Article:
Over at Washington Monthly, Roger McNamee discusses How to Fix Facebook – Before It Fixes Us. It’s a good read, and while I may not agree with all of his suggestions, there’s some very astute observations in there:
This is important, because the internet has lost something very valuable. The early internet was designed to be decentralized. It treated all content and all content owners equally. That equality had value in society, as it kept the playing field level and encouraged new entrants. But decentralization had a cost: no one had an incentive to make internet tools easy to use. Frustrated by those tools, users embraced easy-to-use alternatives from Facebook and Google. This allowed the platforms to centralize the internet, inserting themselves between users and content, effectively imposing a tax on both sides. This is a great business model for Facebook and Google—and convenient in the short term for customers—but we are drowning in evidence that there are costs that society may not be able to afford.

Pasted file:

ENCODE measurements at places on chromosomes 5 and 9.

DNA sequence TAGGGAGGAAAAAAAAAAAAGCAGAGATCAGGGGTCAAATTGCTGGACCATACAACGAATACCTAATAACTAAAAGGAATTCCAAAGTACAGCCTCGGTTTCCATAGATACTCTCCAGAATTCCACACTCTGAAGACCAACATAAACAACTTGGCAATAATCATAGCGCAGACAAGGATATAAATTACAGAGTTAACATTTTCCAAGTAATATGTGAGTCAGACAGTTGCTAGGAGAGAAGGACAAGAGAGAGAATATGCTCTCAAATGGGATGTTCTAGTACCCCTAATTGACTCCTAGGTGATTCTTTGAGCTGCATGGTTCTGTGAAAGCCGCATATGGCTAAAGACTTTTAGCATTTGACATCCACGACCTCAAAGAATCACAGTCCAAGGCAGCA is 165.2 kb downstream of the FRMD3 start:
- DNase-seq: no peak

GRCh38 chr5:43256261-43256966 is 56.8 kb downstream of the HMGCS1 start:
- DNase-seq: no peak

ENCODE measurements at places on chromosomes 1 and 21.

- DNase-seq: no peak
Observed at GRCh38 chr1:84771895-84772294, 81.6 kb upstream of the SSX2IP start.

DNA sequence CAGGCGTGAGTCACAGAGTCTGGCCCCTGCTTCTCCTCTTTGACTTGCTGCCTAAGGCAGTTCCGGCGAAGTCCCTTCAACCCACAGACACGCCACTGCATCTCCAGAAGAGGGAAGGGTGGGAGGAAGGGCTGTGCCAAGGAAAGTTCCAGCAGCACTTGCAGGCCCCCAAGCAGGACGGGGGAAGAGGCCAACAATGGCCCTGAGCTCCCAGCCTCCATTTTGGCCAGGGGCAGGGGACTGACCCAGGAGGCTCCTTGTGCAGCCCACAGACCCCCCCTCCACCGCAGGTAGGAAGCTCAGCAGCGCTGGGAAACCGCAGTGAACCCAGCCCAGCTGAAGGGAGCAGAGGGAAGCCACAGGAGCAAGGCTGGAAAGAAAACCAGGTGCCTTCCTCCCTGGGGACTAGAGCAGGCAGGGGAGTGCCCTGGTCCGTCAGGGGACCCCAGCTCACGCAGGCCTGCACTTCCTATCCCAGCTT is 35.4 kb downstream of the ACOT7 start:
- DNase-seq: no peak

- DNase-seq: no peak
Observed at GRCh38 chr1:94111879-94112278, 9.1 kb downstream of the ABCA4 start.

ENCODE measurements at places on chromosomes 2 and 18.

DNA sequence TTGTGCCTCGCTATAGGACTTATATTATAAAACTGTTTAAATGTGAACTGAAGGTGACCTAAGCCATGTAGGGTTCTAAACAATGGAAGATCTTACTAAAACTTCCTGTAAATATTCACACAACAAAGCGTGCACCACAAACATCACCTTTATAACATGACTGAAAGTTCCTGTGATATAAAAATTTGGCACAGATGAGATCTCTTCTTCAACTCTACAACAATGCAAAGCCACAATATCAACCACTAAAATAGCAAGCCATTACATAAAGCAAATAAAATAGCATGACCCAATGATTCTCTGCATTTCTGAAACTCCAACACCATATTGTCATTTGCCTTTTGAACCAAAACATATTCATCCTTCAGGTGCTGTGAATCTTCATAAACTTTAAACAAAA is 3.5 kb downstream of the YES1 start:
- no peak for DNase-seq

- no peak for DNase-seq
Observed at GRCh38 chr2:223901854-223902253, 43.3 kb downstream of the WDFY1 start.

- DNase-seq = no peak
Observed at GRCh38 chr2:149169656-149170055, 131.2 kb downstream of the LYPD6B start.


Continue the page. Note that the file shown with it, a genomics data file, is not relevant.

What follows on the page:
I’m going to try and not keep harping on this — there’s plenty of other things to think about and talk about. I’ve been an advocate for the “indieweb” for a long time, and the current realizations over how algorithmic content curation (with no one driving, no less) through single sources might not have been such a great idea certainly help vindicate the desire for a “smaller,” more independent web. That said, I’m painfully aware of some of the gaps in the indieweb space: many tools have an incredibly high bar for getting started, and several parts of the stack frankly just aren’t getting a lot of attention (the state of web galleries is the source of a semi-annual lament). If we’re going to make a serious stab at “making the internet smaller again,” there’s still a lot for us to do.